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February 4, 2014

SickKids-led study shows how even modest levels of traffic pollution triggers asthma in some Toronto kids

As the fourth-largest city in North America, Toronto is a busy metropolis that matches its peers in many areas; it even surpasses some when it comes to good air quality due to relatively modest levels of traffic-related air pollution. Despite this limited exposure, young Torontonians are not immune to the detrimental lung health effects of traffic-related air pollution, according to a recent study published in the advance online edition of Environment International. The research was led by The Hospital for Sick Children (SickKids) in collaboration with Health Canada and Environment Canada.

“The research demonstrates that young children, pregnant women and people who are predisposed to develop allergic disease are particularly susceptible to the effects of traffic pollution,” says lead author Dr. Sharon Dell, Staff Respirologist and Senior Associate Scientist at SickKids. This, she notes, reinforces the importance of ongoing public policy debate related to the reduction of traffic-related air pollution.

The research team studied long-term exposure in a randomly-sampled, population-based study of nearly 1,500 children in Grades 1 and 2 who had lived in Toronto since birth. This was measured by tracking levels of nitrogen dioxide (NO2), which has previously been linked with childhood asthma. The children’s home, school and daycare addresses since birth were collected through telephone surveys in 2006. This data was used to derive estimates of cumulative NO2 exposures from birth to school age (five to seven years). This was the second phase of a larger study of more than 5,500 Toronto students.

While air pollution resulting from Toronto traffic congestion was found to be less intense than in other large cities, the harmful effects of traffic-related air pollution still triggered the onset of asthma in some children. NO2 exposure levels were generally below World Health Organization (WHO)-recommended maximum levels. Very few participants lived within 100 metres of a highway.

“This study establishes that even Toronto’s modest levels of air pollution resulting from traffic congestion may contribute to the development of asthma in school-age children,” says Dell, who is also Associate Professor in the Department of Paediatrics at the University of Toronto.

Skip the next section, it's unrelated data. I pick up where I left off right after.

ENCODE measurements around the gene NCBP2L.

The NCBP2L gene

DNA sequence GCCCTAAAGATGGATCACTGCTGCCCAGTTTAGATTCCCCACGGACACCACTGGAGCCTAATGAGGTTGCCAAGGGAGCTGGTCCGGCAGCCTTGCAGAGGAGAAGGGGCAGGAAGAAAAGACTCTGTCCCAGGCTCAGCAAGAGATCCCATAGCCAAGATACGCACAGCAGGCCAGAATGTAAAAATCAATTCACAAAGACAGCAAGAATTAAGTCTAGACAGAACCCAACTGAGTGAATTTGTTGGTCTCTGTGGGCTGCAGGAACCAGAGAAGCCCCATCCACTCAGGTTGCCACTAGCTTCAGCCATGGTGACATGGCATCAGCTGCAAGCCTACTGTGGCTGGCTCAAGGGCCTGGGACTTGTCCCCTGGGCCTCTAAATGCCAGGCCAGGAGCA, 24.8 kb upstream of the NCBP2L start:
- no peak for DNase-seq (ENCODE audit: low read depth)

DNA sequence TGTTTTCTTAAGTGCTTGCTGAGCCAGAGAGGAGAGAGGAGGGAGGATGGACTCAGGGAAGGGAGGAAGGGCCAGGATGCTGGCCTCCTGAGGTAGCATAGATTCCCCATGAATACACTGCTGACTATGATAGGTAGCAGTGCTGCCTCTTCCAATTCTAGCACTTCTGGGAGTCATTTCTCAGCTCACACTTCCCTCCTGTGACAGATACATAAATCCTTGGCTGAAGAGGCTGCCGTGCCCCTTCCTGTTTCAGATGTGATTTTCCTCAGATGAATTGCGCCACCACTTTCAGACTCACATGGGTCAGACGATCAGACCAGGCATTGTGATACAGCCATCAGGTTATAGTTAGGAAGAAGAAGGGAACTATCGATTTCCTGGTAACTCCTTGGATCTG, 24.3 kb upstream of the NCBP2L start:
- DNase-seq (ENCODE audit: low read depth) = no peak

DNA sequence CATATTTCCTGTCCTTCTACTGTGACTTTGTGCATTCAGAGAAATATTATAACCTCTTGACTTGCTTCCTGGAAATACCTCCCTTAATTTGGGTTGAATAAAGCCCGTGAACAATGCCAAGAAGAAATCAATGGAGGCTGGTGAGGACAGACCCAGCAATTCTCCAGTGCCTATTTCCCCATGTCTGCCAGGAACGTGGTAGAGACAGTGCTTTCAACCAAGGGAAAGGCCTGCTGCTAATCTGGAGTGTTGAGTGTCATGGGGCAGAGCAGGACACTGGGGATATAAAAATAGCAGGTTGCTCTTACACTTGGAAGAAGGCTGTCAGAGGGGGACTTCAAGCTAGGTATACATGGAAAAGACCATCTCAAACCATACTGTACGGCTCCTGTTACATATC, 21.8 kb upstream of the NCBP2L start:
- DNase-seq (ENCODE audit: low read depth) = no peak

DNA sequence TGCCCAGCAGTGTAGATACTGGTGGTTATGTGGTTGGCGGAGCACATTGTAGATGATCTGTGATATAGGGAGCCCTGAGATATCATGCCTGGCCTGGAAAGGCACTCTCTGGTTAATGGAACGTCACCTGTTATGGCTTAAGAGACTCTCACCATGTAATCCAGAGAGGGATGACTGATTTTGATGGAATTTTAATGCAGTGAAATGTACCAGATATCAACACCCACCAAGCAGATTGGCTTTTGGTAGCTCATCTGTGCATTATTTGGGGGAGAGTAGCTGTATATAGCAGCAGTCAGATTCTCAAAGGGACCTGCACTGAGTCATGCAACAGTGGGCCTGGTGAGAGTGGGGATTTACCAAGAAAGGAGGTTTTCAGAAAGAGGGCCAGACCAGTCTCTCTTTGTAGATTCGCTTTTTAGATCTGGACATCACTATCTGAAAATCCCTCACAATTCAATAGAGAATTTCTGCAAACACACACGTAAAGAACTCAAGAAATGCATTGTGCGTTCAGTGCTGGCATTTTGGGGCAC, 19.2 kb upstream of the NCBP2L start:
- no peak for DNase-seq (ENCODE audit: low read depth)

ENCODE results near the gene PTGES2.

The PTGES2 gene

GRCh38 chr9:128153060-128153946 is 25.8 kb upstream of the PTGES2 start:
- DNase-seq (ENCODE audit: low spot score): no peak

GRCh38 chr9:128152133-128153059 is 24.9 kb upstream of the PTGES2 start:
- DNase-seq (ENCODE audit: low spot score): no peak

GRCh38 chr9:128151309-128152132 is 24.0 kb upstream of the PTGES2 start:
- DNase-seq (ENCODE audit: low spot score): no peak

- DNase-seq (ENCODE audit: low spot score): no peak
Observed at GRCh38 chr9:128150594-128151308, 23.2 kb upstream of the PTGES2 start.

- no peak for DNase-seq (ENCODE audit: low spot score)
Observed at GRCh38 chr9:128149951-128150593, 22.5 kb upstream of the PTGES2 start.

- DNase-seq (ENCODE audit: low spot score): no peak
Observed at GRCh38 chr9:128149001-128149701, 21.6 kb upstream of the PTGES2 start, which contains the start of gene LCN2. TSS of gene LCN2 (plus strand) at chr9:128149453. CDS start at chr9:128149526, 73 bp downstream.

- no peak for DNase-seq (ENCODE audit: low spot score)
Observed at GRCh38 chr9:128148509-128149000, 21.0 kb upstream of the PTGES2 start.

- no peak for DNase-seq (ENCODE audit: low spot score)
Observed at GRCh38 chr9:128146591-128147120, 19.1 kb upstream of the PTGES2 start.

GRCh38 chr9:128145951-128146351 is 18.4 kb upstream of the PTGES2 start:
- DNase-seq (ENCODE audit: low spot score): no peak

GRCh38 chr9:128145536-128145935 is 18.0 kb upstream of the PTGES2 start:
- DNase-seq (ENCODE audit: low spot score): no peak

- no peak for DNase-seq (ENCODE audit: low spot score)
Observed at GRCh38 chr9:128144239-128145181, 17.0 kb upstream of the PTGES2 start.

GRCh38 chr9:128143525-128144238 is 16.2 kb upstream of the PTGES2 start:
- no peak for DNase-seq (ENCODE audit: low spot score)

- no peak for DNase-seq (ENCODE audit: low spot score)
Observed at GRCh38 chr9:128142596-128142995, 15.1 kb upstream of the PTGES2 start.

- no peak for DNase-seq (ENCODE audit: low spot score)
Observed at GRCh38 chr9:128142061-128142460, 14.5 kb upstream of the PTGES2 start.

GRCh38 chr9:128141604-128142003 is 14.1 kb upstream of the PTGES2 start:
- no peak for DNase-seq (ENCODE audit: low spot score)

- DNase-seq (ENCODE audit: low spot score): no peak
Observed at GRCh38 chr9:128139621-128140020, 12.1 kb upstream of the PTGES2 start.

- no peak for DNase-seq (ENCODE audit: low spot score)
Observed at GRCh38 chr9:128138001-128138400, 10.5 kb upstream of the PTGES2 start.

The researchers attribute this phenomenon to one or both of the following mechanisms: 1) traffic- related air pollution may boost allergic response in early childhood, so allergens could cause airway inflammation and airway hyperresponsiveness (easily triggered contraction of the small airways of the lungs) to develop, and 2) traffic pollution may increase the likelihood of airway inflammation upon exposure to allergens in children who have had a prior allergic response (food allergy, eczema, hay fever), leading to airway hyperresponsiveness and airway remodelling (permanent structural changes in the airway resulting from long-term inflammation). Early traffic-related air pollution exposure – around the time of birth – suggests that both mechanisms may be acting together.

“These findings are consistent with results of previous studies of major urban centres in other countries, which have already demonstrated similar harmful effects of traffic pollution,” says Dell. “Our research builds on this literature by evaluating the impact of exposures at different periods of a child’s life.”

According to the authors, the public health implication of their research is that infants, and potentially pregnant women, should be protected from potentially harmful exposures to traffic-related air pollution, particularly in combination with high levels of allergen exposure.

Future research in this area would measure potential ongoing effects of traffic-related air pollution in teens and adults.

The study is funded by Health Canada, Natural Resources Canada, Canadian Institutes of Health Research and SickKids Foundation.  

About The Hospital for Sick Children
The Hospital for Sick Children (SickKids) is recognized as one of the world’s foremost paediatric health-care institutions and is Canada’s leading centre dedicated to advancing children’s health through the integration of patient care, research and education. Founded in 1875 and affiliated with the University of Toronto, SickKids is one of Canada’s most research-intensive hospitals and has generated discoveries that have helped children globally.  Its mission is to provide the best in complex and specialized family-centred care; pioneer scientific and clinical advancements; share expertise; foster an academic environment that nurtures health-care professionals; and champion an accessible, comprehensive and sustainable child health system. SickKids is proud of its vision for Healthier Children. A Better World. For more information, please visit www.sickkids.ca.

For more information, please contact:

Matet Nebres
The Hospital for Sick Children
416-813-6380
matet.nebres@sickkids.ca

Suzanne Gold
The Hospital for Sick Children
416-813-7654, ext. 202059
suzanne.gold@sickkids.ca